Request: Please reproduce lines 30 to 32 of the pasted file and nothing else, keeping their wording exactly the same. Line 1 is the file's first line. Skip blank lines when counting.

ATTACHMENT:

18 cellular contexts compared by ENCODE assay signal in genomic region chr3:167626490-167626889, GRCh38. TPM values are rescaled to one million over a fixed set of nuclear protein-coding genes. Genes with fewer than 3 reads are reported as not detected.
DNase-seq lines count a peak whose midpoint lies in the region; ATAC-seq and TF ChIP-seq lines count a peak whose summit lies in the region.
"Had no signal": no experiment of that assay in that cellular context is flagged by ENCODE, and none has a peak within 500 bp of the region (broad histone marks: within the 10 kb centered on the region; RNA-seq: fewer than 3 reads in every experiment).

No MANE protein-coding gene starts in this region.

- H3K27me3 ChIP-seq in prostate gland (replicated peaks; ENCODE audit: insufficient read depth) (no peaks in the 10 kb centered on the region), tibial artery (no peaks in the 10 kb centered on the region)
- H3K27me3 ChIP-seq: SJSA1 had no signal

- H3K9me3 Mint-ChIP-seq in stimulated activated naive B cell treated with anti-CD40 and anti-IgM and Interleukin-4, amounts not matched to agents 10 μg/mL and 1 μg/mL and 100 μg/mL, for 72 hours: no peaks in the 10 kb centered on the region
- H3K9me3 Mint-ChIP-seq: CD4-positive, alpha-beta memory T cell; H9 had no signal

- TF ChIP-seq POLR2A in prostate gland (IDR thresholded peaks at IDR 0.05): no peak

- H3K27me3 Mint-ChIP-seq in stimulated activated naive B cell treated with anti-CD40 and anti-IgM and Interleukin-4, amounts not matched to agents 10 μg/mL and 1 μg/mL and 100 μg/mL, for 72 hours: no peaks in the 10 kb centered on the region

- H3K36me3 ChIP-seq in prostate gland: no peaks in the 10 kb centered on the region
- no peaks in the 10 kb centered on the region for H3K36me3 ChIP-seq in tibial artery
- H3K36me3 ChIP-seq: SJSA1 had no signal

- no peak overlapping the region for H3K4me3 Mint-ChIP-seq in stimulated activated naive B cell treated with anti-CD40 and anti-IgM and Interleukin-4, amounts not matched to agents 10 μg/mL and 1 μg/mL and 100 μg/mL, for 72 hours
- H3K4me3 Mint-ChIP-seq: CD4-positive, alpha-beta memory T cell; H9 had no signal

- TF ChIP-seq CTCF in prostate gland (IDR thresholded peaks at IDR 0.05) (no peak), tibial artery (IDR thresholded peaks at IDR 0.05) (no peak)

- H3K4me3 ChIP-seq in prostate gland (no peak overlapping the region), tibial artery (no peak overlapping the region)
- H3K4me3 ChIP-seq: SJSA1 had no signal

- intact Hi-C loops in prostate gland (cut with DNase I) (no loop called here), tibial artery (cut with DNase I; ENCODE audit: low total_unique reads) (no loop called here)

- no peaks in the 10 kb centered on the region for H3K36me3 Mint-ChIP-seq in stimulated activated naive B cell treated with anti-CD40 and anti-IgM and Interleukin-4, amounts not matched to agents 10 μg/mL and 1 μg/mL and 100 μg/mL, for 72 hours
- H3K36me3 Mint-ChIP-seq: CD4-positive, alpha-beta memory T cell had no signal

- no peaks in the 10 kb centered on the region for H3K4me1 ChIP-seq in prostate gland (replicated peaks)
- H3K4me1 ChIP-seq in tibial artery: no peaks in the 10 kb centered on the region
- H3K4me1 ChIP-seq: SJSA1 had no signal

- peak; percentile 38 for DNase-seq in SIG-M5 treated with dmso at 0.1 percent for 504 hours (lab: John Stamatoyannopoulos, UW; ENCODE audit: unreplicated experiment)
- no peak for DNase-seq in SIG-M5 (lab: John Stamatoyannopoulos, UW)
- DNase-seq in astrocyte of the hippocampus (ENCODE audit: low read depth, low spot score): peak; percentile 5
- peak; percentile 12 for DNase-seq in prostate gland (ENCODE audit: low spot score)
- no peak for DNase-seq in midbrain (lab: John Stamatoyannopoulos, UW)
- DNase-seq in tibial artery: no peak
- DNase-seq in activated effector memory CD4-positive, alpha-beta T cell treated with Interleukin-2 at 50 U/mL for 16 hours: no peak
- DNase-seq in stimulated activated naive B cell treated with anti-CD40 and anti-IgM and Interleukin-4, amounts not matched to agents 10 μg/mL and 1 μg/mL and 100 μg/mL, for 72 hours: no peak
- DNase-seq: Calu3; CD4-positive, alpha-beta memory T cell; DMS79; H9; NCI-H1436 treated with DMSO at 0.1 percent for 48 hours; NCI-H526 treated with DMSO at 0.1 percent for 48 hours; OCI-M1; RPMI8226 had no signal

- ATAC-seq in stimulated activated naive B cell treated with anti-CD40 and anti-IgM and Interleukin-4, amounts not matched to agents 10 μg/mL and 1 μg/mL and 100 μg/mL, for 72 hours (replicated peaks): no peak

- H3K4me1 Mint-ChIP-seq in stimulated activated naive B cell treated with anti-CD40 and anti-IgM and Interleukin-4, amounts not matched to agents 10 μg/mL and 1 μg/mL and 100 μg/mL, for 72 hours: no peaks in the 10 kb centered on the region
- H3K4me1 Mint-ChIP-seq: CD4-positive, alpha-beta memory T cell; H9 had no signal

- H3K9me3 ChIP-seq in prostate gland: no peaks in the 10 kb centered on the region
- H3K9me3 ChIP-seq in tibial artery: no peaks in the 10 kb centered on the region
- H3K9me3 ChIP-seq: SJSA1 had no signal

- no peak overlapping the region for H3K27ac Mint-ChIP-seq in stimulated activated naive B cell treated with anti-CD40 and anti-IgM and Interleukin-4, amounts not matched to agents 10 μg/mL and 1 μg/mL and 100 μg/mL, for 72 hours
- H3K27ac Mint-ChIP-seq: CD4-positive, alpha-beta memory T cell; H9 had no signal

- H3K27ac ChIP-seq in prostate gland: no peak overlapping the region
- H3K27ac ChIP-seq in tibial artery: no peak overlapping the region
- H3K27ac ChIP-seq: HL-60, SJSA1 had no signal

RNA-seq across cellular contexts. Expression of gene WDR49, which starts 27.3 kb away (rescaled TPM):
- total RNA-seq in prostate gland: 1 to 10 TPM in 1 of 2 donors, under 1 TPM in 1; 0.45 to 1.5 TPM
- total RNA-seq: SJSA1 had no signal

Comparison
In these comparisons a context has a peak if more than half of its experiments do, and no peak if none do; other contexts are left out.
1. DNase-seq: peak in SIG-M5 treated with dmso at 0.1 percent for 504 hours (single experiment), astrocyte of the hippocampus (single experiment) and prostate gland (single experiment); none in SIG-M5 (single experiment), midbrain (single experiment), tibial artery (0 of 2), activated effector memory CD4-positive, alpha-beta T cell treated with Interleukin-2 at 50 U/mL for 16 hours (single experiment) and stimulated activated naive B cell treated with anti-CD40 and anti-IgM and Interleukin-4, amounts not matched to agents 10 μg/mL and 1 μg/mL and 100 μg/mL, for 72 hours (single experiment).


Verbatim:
- DNase-seq in tibial artery: no peak
- DNase-seq in activated effector memory CD4-positive, alpha-beta T cell treated with Interleukin-2 at 50 U/mL for 16 hours: no peak
- DNase-seq in stimulated activated naive B cell treated with anti-CD40 and anti-IgM and Interleukin-4, amounts not matched to agents 10 μg/mL and 1 μg/mL and 100 μg/mL, for 72 hours: no peak